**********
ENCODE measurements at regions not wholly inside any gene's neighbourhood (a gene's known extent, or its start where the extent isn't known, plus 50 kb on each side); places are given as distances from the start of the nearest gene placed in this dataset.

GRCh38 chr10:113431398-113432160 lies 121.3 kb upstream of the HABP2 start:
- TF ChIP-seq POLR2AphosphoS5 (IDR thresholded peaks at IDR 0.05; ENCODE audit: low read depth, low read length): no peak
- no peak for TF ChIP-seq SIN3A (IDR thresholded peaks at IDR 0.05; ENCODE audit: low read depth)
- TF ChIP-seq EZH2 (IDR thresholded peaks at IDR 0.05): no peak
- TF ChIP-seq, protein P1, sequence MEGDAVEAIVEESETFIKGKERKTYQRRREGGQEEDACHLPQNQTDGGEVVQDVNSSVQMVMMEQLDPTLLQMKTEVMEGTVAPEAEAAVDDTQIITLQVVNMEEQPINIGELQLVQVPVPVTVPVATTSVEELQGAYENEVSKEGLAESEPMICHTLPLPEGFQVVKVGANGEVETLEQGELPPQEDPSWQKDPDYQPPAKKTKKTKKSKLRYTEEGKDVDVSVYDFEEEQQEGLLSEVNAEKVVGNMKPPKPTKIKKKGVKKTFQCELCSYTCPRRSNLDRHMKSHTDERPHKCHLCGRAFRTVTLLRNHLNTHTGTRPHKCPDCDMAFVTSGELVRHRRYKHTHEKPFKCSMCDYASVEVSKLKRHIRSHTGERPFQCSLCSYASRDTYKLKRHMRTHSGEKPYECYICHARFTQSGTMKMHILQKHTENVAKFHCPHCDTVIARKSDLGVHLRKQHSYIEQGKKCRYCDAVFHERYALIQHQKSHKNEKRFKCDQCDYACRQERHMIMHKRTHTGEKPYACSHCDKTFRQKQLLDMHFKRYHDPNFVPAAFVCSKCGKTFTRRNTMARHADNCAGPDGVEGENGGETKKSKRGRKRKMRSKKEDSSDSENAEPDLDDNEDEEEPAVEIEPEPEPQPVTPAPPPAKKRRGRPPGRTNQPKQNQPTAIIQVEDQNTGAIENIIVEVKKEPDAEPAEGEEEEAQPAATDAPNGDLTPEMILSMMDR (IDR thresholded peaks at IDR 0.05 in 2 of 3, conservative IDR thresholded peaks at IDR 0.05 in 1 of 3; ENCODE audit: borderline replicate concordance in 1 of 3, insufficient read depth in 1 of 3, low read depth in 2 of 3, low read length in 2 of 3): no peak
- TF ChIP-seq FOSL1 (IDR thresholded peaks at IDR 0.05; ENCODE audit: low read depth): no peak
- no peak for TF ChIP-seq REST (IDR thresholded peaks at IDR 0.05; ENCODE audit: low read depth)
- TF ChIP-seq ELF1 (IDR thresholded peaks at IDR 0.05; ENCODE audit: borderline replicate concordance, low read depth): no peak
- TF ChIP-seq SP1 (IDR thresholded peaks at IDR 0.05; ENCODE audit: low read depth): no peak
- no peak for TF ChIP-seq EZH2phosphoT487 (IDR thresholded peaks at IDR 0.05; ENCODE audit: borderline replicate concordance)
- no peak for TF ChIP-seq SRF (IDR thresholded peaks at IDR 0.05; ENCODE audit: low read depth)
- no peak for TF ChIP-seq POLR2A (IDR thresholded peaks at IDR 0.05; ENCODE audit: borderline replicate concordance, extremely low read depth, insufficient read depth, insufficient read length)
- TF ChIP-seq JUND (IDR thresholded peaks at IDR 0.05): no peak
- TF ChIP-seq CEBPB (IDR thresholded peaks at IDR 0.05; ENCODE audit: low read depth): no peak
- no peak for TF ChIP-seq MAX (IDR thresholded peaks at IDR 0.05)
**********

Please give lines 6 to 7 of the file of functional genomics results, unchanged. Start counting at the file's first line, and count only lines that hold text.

- TF ChIP-seq, protein P1, sequence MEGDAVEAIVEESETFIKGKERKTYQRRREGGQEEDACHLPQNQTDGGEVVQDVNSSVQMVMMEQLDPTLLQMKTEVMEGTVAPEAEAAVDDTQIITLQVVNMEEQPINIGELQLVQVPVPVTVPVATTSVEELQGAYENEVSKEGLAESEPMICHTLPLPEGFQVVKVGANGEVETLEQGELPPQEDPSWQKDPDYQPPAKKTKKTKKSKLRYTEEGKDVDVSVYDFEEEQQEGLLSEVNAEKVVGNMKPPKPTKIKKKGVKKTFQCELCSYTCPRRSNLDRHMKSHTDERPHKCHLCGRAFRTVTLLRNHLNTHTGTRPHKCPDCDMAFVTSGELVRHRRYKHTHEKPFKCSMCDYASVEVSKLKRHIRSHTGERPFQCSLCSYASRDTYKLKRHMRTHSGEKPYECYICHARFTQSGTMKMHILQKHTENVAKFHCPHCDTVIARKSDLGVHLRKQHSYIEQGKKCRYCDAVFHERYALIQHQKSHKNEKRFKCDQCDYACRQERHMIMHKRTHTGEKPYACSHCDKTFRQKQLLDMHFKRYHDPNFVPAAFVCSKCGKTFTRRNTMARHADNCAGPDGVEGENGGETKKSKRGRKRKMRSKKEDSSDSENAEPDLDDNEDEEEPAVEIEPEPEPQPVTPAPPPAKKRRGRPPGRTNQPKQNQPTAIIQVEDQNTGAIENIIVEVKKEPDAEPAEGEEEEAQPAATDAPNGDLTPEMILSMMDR (IDR thresholded peaks at IDR 0.05 in 2 of 3, conservative IDR thresholded peaks at IDR 0.05 in 1 of 3; ENCODE audit: borderline replicate concordance in 1 of 3, insufficient read depth in 1 of 3, low read depth in 2 of 3, low read length in 2 of 3): no peak
- TF ChIP-seq FOSL1 (IDR thresholded peaks at IDR 0.05; ENCODE audit: low read depth): no peak